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Thread: Natural habitat of the VFT...Maryland??

  1. #1
    darksky
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    I have heard for years that the Venus Fly Trap occurs in my area and the periphery of the Chesapeake Bay. I assumed that there were only small isolated pockets of such areas because I had never seen any plants in the wild. Now that I am more interested in getting to the heart of the matter, I find that the literature I have consulted indicate that the plants are only naturally occurring in N.C. and S.C. on islands that are ideal in soil content and conditions (including naturally occuring fires that provide non-competetive areas for the VFT). So what am I dealing with here? These are either incorrect annecdotal evidence or perhaps the plant has been introduced in some areas. A third possibility is that Dionaea occurs here. I have emailed the President of Blackwater Wildlife Refuge who tells me that they are found here. I have now asked him specifically where the locations are and hope to photograph the plants and the environment. I await his response.
    Any comments on this?

    Darksky

  2. #2

    Join Date
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    woo hoo!

    another marylander! that makes 3 (at least)

    tristan is also from MD. (im from germantown)

    ive never heard of local flytraps or any other cp's but if you find otherwise lemme know!

  3. #3
    darksky
    Guest
    Hi Chris. I have seen pitcher plant before here. I'm in Ocean Pines and have seen these plants in swampy areas but I had no focused interest at that time so I did not record the location or identify the species. I love the outdoors and probably was searching for reptiles or anphibians. Certainly, the bogs in Western Md contain various sundews and pitcher plants so we definitely have CPs but Dionaea? I am skeptical now. Seems like it has become (sub)urban legend. I'm working on the finding truth. BTW, in my original post I said "President of Blackwater" and it should have been, "President of Friends Of Blackwater".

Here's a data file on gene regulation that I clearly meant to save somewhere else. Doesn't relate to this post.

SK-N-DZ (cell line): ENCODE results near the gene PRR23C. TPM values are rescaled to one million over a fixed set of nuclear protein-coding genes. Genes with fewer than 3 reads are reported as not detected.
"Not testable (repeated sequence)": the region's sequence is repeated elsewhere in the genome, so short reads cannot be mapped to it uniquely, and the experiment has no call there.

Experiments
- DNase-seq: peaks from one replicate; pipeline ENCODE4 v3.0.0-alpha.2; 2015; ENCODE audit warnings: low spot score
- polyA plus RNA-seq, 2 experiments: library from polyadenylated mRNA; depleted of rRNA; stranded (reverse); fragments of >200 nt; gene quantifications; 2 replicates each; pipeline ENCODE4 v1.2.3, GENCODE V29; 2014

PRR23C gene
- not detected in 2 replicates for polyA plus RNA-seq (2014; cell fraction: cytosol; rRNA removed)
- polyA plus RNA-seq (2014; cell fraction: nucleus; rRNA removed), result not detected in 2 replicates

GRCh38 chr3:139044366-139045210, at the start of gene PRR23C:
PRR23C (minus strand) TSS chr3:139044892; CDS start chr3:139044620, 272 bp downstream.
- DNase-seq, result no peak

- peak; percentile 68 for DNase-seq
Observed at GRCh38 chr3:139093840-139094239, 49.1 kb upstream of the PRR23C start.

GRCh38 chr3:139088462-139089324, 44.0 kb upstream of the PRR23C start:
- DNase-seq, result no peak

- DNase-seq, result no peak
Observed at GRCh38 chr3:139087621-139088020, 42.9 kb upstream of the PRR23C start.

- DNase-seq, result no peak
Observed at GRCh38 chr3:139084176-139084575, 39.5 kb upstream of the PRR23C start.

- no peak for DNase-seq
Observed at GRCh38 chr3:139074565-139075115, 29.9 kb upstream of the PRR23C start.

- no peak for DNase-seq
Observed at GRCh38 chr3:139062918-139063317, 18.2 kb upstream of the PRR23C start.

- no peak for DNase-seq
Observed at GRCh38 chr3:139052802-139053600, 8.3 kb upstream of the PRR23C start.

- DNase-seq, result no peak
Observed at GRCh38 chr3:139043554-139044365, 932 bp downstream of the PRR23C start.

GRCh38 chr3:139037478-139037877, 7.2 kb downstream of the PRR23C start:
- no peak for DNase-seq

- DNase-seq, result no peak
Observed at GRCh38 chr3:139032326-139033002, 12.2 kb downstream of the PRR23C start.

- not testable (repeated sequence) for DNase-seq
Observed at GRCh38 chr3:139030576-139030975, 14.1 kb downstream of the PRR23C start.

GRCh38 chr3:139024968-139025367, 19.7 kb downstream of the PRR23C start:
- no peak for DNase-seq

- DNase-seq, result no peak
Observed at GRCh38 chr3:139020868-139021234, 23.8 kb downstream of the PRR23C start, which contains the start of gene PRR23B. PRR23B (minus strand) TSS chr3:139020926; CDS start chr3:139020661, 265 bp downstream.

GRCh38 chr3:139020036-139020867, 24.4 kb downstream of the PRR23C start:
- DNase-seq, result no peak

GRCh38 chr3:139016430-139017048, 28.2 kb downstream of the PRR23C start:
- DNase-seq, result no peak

Darksky

  4. #4
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    #Moderation Mode



    Moved here

  5. #5

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    There have been reports of fly traps being discovered in all sorts of places around the country. I've heard about sightings in the FL panhandle, California, all sorts of places. Anywhere outside of the plant's native range, which is supposed to be a 60 square mile area near Cape Fear in North Carolina, has been manmade. It seems a few cp enthusiasts can't help but encourage the fly trap to expand its range. Interestingly -- and I'm not a geologist or astronomer, so don't hold me to this --it's said that the Venus' Fly Trap grows naturally in an area once struck by a meteorite.

  6. #6
    darksky
    Guest
    I'm still hoping to find out where the legend comes from here. In Maryland , we do have bogs and carniverous plants so at least in that sense, it is worth taking the reports seriously and finding out the truth here.
    As far as meteorites go, I am an amatuer astronomer. Meteorites have a varied chemical and mineral makeup depending on what type of progenitor they came from. One thing is for sure: metoerites can only enrich the surrounding area with minerals, not deplete it. Therefore I would suspect that in the unlikely event that a meteorite were to scatter material into an area, the soil would only become a poorer environment for a plant that is adversely affected by mineral-rich soils. I'll have to dig up Day Of The Trifids to see if a meteorite was responsible for that debacle!
    Russ

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